Suffering from writer's block and eagerly awaiting his writing award, Harry Block remembers events from his past and scenes from his best-selling books as characters, real and fictional, come back to haunt him.
During a Thanksgiving Day party we make acquaintance with a numerous and problematic family. The leading characters are three sisters: Lee, the woman of Frederick, an old misanthrope painter; Holly, who dreams of becoming a writer, or an actress, or who knows who...; Hannah, famous actress, beautiful, intelligent, good mother, good wife, good sister, in short perfect, the pivot of the family. The balance begins to break up when Hannah's husband, Elliot, falls in love with Lee, who leaves Frederick. Holly goes through a deep crisis and meets Mickey, the former husband of Hannah, a hypochondriac TV producer. The affairs evolve and at the last Thanksgiving ... Written by
Maurizio Semolic <firstname.lastname@example.org>
When Hannah, Holly, and Lee meet for lunch, the camera zooms in on Holly right after they sit down, and begins to move in a circular motion around the table. When it passes behind Hannah, the shadow of the camera appears briefly on the back of her head. See more »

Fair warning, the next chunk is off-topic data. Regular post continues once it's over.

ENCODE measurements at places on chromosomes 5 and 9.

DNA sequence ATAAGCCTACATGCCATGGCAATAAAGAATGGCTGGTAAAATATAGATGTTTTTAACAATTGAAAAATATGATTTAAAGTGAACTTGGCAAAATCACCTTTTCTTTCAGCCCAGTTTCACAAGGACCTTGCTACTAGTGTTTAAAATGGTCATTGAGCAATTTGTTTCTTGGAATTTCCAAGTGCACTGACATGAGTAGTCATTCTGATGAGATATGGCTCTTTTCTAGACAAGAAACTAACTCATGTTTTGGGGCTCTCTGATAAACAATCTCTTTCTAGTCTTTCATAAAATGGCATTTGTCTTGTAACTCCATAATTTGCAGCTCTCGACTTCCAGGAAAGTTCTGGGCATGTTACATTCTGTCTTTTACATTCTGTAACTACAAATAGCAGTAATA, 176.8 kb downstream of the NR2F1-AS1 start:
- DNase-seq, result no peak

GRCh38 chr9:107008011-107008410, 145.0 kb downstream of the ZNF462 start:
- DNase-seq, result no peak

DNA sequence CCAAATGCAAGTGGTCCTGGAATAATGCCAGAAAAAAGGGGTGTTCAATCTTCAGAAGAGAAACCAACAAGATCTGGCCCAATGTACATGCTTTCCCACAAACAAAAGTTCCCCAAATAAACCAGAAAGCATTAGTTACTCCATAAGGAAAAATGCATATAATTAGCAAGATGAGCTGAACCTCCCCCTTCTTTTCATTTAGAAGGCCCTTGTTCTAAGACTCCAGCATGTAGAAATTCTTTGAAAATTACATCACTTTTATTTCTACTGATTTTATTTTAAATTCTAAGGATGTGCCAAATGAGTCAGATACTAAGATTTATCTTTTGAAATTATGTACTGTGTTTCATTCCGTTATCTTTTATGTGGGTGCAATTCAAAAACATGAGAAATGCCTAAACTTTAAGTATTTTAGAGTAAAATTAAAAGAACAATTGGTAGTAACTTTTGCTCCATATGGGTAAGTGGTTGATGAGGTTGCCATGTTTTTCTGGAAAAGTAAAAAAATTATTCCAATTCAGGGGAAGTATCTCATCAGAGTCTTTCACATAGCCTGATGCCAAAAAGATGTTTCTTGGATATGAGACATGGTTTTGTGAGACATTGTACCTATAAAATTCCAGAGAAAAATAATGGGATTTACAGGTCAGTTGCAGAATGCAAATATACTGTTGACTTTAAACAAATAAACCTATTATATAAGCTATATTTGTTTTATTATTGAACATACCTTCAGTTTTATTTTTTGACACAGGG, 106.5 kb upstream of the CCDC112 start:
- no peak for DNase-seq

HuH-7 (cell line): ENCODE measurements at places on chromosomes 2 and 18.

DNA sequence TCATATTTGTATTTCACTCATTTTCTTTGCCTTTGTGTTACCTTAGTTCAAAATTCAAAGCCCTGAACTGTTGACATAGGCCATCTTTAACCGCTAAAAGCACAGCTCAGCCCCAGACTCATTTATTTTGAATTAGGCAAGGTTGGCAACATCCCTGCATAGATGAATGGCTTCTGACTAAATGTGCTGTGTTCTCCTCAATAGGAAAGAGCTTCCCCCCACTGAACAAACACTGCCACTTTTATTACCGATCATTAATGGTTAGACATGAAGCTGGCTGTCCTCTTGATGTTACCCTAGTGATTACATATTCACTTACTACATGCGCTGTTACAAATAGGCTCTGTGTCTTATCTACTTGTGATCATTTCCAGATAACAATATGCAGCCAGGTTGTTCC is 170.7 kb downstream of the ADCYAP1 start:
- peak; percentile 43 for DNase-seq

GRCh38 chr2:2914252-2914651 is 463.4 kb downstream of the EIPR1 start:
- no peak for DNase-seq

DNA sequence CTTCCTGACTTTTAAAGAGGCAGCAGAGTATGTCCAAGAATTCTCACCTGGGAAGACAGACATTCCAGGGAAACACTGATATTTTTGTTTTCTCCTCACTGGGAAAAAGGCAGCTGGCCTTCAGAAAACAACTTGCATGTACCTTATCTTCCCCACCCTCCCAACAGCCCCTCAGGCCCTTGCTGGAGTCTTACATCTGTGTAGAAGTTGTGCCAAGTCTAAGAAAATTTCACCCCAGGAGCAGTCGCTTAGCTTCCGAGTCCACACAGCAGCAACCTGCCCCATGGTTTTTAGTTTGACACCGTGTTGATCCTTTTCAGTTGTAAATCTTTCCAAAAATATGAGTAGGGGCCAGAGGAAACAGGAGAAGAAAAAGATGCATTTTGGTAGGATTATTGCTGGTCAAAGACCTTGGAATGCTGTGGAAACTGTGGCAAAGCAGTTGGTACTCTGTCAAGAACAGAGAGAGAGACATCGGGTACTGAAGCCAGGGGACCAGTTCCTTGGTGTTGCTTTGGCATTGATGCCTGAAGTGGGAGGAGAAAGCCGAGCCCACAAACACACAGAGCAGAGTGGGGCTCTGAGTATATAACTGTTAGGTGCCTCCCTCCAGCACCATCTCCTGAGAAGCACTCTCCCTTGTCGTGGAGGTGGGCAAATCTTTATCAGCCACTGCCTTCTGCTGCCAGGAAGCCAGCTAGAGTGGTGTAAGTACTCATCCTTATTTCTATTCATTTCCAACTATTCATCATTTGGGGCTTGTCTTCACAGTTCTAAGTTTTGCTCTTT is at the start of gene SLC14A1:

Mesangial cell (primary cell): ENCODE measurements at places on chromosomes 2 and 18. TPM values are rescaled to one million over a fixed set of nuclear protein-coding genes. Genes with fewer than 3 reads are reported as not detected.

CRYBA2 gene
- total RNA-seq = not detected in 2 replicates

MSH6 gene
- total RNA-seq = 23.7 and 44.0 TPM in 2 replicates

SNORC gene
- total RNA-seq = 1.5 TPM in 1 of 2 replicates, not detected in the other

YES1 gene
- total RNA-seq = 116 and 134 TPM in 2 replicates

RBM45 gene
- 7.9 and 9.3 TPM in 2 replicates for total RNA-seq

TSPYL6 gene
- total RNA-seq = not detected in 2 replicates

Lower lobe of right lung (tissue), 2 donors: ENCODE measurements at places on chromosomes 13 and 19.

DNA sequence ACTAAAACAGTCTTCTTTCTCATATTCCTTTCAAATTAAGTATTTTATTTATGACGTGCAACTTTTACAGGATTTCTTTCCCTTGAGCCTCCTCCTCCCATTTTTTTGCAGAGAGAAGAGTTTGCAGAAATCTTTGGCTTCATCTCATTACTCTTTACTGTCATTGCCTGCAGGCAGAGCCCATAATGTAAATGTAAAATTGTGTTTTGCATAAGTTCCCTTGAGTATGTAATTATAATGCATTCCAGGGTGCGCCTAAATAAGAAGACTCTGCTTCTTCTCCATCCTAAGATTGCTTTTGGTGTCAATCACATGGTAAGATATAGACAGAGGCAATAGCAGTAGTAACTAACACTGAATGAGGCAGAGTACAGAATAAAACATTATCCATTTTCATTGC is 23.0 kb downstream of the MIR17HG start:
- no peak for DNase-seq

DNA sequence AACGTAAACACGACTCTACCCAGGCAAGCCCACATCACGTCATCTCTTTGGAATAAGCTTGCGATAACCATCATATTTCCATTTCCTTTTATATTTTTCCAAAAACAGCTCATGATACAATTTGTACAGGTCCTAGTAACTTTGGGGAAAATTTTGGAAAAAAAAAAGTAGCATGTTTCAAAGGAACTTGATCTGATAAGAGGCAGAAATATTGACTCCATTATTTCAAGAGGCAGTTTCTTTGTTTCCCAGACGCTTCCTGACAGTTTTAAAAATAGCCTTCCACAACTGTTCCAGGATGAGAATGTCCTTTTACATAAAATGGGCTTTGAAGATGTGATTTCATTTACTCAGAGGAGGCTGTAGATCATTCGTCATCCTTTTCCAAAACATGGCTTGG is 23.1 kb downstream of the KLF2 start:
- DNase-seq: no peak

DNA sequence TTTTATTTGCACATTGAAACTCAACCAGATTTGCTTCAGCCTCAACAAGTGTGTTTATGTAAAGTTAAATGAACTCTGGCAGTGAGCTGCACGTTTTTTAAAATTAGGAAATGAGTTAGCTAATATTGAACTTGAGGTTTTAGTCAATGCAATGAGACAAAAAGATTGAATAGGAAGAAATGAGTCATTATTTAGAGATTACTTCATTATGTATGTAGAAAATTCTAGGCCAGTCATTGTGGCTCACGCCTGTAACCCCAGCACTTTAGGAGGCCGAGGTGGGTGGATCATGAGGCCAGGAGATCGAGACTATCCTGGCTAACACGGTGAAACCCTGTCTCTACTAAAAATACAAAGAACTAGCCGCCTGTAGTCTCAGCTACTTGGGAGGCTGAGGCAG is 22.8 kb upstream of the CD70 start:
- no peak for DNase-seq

God, she's beautiful. She's got the prettiest eyes. She looks so sexy in that sweater. I just want to be alone with her and hold her and kiss her and tell her how much I love her and take care of her. Stop it you idiot, she's your wife's sister. But I can't help it. I'm consumed by her. It's been months now. I dream about her, I - I - I think about her at the office. Oh Lee, what am I gonna do? I hear myself moaning over you and it's disgusting. Before, when she squeezed past me at...
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Very funny comedy has one of Woody's all time best casts. Dianne Wiest is the best; glowing, neurotic, irritating and vulnerable, within minutes. Michael Caine is the most touching, Mia Farrow, as always, close to heartbreaking. I think it's her voice that does it. Nice scenes with her and her real-life mother, Maureen O'Sullivan.
Like Manhattan, this picture looks beautiful; NY in all its many breath- taking colors. The relationships of everyone on the screen are perfectly woven, and Woody has the best sight gag of the film when he takes a bible and a crucifix out of a paper bag (to find religion), and follows them up with some Wonder Bread and mayonaisse. Hilarious!
Deserving of its writing and supporting actor Oscars, it's too bad everyone in the movie couldn't have won. They're all believable and enjoyable to watch. My favorite: Max Von Sydow as the very cynical, older Frederick. He should have had more moments. Imagine him at one of the Thanksgiving dinners...
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